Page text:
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How The President Decides To Make Drone Strikes


Yesterday, the White House reported that one of the seven drone strikes in Pakistan over the past two weeks killed al-Qaida's number two leader, Abu Yahya al-Libi. The Pakistani government called in a senior U.S. diplomat in Islamabad to protest, yet again, that the strikes violate international law and Pakistan's national sovereignty. In India today, though, U.S. Secretary of Defense Leon Panetta made it clear that these targeted attacks on terrorists will continue. This, he said, is about our sovereignty as well.

Last week, Newsweek excerpted a portion of Daniel Klaidman's new book, "Kill or Capture," that pulls back the curtain on the Obama administration's intense closed-door process of deciding where to strike and whom to kill. The author joins us now from our bureau in New York. And, Daniel Klaidman, thanks very much for being with us today.

DANIEL KLAIDMAN: Thanks for having me, Neal.

CONAN: And there's a couple of meetings that you described in some detail, but, perhaps, this was a policy that was in place in the Bush administration. It was one that President Obama inherited, and, indeed, one of the very first strikes that happened after his administration took office went terribly wrong.

KLAIDMAN: Yeah, that's exactly right. This was three days after Barack Obama took office, only hours before he had signed these executive orders that rolled back some of the - what he viewed as the excesses of the previous administration's counterterrorism policies, Guantanamo, torture, shutting down the CIA detention facilities. And then, on January 23, John Brennan, his chief counterterrorism advisor, came to him and had to give him the news that the very first drone strike of his presidency had gone very badly wrong and a Pakistani tribal elder and much of his family, a pro-peace person, had been wiped out in this drone strike.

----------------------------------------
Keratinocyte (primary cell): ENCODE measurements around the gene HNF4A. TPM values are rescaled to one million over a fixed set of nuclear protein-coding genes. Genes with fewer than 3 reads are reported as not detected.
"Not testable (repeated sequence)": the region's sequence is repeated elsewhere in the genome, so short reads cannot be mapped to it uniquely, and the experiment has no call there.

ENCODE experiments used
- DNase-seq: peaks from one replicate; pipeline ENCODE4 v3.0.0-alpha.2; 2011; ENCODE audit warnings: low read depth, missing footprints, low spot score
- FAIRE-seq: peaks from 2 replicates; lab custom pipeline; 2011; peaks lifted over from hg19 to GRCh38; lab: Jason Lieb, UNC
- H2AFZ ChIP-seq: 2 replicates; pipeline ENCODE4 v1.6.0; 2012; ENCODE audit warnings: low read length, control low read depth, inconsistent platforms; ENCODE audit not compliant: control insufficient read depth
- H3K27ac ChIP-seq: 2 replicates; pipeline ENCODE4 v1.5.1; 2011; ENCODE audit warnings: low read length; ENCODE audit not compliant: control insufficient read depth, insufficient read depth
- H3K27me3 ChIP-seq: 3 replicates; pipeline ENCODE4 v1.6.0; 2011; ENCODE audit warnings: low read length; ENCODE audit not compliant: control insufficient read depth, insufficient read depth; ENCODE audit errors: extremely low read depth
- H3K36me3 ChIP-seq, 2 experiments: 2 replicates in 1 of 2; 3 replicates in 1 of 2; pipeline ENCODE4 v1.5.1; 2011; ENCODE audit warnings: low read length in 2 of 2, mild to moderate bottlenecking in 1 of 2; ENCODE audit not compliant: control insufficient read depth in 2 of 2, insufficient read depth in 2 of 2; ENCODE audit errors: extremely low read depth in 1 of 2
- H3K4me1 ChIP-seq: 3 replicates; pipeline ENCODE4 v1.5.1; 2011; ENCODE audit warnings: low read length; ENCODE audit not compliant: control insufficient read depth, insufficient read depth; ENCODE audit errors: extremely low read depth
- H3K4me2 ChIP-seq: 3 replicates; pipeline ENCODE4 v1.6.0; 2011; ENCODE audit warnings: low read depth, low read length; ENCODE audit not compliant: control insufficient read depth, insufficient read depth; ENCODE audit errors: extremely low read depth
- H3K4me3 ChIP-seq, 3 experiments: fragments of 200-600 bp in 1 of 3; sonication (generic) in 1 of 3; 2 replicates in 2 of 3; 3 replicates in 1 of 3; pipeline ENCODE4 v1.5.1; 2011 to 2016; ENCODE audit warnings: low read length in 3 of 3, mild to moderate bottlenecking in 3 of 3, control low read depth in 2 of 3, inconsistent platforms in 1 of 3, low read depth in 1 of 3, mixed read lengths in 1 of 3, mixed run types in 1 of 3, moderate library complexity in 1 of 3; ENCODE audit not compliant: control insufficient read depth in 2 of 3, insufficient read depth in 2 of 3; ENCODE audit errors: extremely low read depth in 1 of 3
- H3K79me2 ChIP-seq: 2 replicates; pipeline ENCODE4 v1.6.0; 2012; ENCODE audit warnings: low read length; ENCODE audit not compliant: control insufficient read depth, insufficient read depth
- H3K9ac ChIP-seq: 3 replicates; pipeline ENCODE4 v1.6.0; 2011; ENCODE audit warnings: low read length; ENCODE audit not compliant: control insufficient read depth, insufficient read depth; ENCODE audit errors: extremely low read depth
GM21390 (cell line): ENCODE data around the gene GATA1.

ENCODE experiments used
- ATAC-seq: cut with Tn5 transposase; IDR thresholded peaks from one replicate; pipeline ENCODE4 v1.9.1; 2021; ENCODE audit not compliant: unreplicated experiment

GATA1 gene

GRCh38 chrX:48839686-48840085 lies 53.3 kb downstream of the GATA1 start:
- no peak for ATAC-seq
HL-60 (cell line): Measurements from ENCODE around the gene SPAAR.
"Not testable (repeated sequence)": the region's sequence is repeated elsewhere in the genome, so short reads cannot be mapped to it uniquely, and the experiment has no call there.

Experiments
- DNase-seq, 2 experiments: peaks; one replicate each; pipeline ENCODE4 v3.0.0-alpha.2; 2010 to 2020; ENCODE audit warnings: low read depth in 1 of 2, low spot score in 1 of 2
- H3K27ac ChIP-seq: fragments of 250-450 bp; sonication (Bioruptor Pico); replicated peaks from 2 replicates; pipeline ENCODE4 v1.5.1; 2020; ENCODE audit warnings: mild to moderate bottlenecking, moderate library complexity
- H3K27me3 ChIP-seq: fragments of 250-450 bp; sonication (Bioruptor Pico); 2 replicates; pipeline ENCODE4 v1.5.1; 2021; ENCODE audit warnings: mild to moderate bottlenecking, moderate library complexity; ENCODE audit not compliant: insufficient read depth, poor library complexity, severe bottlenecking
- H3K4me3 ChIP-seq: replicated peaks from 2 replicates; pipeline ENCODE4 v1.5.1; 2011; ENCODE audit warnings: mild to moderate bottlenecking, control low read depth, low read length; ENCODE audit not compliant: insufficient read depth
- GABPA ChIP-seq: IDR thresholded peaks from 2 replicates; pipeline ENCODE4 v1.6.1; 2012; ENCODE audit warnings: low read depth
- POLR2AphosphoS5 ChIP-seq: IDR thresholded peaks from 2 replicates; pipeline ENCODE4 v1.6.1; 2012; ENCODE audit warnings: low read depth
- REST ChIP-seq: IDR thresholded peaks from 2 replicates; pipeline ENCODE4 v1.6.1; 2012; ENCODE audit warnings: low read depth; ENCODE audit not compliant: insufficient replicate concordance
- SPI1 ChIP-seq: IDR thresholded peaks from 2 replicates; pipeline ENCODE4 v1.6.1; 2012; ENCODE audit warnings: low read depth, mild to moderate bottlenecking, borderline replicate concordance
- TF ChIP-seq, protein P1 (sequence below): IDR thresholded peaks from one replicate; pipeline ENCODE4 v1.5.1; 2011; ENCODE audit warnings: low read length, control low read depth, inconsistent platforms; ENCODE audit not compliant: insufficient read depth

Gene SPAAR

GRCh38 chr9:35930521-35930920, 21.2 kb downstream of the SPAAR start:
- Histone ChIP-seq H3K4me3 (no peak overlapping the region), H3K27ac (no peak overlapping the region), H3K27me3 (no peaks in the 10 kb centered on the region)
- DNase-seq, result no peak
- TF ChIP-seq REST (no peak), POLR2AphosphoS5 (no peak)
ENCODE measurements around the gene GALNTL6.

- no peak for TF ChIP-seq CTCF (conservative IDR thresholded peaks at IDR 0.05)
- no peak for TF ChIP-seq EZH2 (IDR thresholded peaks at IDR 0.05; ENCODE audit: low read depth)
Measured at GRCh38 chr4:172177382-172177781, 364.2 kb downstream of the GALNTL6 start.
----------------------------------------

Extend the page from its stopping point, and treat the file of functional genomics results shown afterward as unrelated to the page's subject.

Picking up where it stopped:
And the president was quite troubled by it. He called in the holdover CIA chief, Michael Hayden and his deputy, and he asked him what had happened here. And this was a kind of an important moment for him. Ironically, he ended up embracing the program, and it's also kind of an inflection point in his presidency.

CONAN: And we learn in your article that there are different types of strikes defined by the quality, I guess, of the intelligence that's involved in deciding what's a target and what isn't.

KLAIDMAN: That's exactly right. And this is what the president was learning in that meeting with Michael Hayden. He was learning the difference between a signature strike and a personality strike. And this particular strike was a signature strike in which they know that the people that they're going after have certain signatures or characteristics associated with terrorism, but they don't know exactly who they are. And Steve Kappes, who is the deputy CIA director, said to the president, we know there are a lot of men down there, military-age men, who could be associated with terrorism. We don't know their identities exactly.

The president cut him off and said, well, that's just not good enough for me. But over time, he was persuaded that this was a policy that, in the end, was rather effective, and not only did he accept it, but he ramped up those strikes in Pakistan.

CONAN: And it was a policy, I guess, he once described as kill'em now and sort'em out later.

KLAIDMAN: Well, he was always uncomfortable with it. According to some of his closest advisers, he would squirm. And, in fact, you know, the - his evolution on drones, it's not just a straight line. He would go back and forth and, you know, at times, he would say, I'm just not sure about this. I'm not sure if we're getting people who are genuinely - who are genuine threats to the United States. He was kind of a supple decision-maker when it came to these drone strikes.